A helicopter emergency services (HEMS) weather summit will be held tomorrow in Washington, D.C. The event is sponsored by the National Center for Atmospheric Research in conjunction with the National EMS Pilots Association, FAA, National Weather Service and the International Helicopter Safety Team. An inaugural summit, held in 2006, resulted in the development of the aviation digital data service HEMS weather tool.
National Weather Service
A new turbulence-detection and -avoidance system now operating at Juneau International Airport (JNU) in Alaska is expected to be adapted for additional U.S. airports beginning with those most often affected by dangerously unstable air. Juneau often closes during bouts of significant turbulence to avoid risk to people, cargo and aircraft.
Because of the popularity of tablet computers like the Apple iPad, as well as a variety of glass-cockpit displays capable of showing Next Generation Radar (Nexrad), the NTSB has issued a Safety Alert cautioning pilots about the limitations of the mosaic weather radar data displayed in these new delivery devices.
Weather was not my best subject in flight school, though I readily accepted its importance for pilots. On the FAA written exam for my ATP, six of the eight questions I got wrong were about weather.
Honeywell won a $49 million contract to upgrade the National Weather Service’s ground-radar, wind-profiler network that will predict severe storms earlier and provide more accurate warnings of upcoming storms. Honeywell’s work on the production phase of the next-generation NOAA wind-profiler network includes upgrading the NOAA network of wind profilers that provide upper air wind data for crucial weather forecasting tasks.
Forecast International, known for development of the 10-year unit and value production forecast for aerospace, defense, electronics and power systems industries, is unveiling its new Platinum Forecast System here at the Singapore Airshow.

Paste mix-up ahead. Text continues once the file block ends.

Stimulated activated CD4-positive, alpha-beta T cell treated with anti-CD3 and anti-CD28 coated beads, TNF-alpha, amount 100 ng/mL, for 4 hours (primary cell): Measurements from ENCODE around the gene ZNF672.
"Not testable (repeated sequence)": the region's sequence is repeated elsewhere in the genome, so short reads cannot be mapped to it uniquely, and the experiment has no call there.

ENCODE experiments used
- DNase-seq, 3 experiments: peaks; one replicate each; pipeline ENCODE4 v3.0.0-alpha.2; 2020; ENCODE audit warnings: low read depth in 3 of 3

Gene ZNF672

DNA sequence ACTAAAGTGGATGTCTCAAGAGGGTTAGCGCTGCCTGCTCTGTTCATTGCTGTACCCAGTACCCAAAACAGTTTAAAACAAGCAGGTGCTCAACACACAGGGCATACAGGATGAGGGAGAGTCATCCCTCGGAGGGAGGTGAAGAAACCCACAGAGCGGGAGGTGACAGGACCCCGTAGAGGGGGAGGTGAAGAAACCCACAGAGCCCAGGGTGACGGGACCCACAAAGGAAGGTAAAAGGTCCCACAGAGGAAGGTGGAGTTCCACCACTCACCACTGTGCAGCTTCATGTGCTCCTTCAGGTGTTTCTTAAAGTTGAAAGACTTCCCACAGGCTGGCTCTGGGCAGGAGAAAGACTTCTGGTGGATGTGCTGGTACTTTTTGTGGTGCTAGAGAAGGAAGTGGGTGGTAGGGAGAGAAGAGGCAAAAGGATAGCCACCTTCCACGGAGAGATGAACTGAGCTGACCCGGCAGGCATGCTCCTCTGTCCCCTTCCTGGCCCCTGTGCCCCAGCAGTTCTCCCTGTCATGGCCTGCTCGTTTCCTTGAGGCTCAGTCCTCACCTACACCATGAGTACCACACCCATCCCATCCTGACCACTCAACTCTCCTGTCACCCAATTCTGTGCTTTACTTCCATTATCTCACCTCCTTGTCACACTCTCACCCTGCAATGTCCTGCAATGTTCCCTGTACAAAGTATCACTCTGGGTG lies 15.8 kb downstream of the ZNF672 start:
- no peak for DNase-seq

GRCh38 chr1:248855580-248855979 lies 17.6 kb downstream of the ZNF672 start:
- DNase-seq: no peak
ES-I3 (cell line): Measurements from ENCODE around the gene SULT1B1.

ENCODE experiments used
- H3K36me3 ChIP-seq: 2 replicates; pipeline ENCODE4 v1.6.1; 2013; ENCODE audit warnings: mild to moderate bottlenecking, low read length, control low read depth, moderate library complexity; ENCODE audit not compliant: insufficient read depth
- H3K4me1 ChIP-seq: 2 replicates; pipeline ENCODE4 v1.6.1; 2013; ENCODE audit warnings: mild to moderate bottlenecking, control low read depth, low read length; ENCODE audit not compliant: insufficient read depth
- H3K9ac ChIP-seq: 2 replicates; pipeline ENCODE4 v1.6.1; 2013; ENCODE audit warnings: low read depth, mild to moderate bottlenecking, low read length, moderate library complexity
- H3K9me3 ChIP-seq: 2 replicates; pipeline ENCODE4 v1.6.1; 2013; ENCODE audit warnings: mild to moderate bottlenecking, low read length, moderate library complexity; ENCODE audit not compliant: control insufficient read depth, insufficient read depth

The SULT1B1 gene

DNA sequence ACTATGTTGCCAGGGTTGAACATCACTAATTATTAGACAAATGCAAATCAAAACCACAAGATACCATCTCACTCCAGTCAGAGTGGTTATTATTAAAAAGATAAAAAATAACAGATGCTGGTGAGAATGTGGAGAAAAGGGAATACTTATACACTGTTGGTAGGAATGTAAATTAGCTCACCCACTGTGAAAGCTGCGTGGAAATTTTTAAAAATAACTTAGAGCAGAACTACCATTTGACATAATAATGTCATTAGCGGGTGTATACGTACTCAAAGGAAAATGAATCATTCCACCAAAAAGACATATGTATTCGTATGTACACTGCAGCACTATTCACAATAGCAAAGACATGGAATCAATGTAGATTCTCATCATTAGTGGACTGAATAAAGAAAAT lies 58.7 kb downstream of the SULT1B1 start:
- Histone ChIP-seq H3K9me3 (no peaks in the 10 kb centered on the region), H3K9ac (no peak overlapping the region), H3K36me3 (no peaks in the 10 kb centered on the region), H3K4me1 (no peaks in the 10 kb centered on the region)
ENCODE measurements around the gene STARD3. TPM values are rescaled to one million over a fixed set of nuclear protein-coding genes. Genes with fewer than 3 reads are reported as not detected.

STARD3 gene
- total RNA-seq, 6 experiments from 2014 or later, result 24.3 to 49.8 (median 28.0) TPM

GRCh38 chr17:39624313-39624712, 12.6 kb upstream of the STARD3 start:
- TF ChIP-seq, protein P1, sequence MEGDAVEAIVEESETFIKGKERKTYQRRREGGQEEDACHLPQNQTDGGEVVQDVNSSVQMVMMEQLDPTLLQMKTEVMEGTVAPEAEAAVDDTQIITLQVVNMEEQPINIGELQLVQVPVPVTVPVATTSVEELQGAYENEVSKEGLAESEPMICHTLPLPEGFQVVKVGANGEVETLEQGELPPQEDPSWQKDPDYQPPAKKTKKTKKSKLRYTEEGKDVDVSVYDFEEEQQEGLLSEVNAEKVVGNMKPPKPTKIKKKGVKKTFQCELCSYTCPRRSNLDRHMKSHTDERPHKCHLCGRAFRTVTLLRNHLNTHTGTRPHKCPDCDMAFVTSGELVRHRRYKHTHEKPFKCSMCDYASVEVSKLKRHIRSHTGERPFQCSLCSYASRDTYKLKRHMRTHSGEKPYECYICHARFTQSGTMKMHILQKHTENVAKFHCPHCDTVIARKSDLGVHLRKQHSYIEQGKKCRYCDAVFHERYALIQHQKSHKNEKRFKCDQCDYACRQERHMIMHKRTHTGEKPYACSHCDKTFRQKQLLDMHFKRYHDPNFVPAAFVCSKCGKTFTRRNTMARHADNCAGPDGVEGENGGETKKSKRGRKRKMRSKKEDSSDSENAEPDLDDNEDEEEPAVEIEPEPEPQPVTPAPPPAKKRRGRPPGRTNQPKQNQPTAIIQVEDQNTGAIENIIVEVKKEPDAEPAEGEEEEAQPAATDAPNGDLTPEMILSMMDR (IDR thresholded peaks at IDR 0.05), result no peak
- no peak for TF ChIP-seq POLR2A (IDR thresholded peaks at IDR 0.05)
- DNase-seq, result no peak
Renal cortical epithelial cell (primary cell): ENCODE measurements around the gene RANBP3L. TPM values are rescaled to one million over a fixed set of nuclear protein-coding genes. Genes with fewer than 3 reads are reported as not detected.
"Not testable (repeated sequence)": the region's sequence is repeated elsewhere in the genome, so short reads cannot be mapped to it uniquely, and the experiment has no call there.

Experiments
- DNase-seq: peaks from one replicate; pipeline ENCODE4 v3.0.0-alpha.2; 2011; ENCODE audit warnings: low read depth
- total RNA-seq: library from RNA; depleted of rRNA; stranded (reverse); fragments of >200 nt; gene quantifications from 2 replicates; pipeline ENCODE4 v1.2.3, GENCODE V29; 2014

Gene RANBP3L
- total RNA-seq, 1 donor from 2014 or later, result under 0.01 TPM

The National Air Traffic Controllers Association is criticizing the Commerce Department’s proposal to close the National Weather Service center weather service units (CWSU) at each of the 20 air route traffic control centers in the continental U.S.
The National Air Traffic Controllers Association is panning the Commerce Department’s proposal–released on Thursday–to close the National Weather Service center weather service units (CWSU) at each of the 20 air route traffic control centers in the continental U.S. According to Natca, these forecast units provide real-time, face-to-face weather guidance to air traffic controllers and air traffic management supervisors.
GlobalAir.com last month announced the addition of a winds-aloft forecast to the national weather section of its airport resource center. The new section includes a forecast of wind and temperature at specific altitudes.
Winter weather, freezing temperatures and snow, wind or thunderstorms can add significantly to a flight crew’s stress level. And obtaining accurate and precise weather information is essential, not only for getting there safely, but also for calculating the optimal route in terms of time saved and fuel burned. Many weather tools are of limited use for flight planning because they focus only on the weather that’s happening on the ground.
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